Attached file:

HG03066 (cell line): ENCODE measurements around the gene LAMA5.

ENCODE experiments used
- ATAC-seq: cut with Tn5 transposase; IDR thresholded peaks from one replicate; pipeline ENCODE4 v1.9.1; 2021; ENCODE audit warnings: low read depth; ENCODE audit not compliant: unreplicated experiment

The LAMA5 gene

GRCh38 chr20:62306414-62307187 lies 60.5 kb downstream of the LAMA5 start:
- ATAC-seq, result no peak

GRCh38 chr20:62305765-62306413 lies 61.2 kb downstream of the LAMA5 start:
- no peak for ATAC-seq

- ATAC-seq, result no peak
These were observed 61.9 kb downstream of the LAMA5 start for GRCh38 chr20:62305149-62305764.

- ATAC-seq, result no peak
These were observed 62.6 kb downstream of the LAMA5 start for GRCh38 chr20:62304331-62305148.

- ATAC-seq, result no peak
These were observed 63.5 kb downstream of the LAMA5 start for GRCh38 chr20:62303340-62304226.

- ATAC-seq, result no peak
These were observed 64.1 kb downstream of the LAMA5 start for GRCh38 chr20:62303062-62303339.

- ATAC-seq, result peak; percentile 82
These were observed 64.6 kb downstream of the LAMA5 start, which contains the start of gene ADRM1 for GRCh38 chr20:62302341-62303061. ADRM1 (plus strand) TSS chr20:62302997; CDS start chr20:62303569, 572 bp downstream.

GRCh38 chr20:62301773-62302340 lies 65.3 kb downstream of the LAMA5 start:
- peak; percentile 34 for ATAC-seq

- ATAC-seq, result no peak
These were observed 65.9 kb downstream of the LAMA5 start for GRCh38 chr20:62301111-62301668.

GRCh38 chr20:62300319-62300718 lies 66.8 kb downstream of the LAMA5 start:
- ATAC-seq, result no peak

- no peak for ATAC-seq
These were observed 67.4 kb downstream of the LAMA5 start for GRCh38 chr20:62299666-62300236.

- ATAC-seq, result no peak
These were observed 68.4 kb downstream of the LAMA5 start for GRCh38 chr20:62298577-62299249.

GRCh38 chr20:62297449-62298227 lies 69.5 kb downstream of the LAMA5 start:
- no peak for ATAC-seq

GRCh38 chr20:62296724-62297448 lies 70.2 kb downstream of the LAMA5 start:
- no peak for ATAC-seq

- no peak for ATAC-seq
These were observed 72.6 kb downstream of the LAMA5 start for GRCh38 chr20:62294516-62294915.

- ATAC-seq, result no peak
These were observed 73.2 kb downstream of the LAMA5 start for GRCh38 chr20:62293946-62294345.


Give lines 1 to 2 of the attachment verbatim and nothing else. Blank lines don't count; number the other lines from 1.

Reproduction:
HG03066 (cell line): ENCODE measurements around the gene LAMA5.

ENCODE experiments used